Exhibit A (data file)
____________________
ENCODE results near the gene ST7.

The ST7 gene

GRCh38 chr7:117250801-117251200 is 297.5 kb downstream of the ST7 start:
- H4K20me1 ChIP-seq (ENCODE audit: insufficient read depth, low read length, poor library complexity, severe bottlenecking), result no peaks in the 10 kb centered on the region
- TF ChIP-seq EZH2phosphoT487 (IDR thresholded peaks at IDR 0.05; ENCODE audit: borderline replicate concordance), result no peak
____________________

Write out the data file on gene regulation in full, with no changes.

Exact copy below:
ENCODE results near the gene ST7.

The ST7 gene

GRCh38 chr7:117250801-117251200 is 297.5 kb downstream of the ST7 start:
- H4K20me1 ChIP-seq (ENCODE audit: insufficient read depth, low read length, poor library complexity, severe bottlenecking), result no peaks in the 10 kb centered on the region
- TF ChIP-seq EZH2phosphoT487 (IDR thresholded peaks at IDR 0.05; ENCODE audit: borderline replicate concordance), result no peak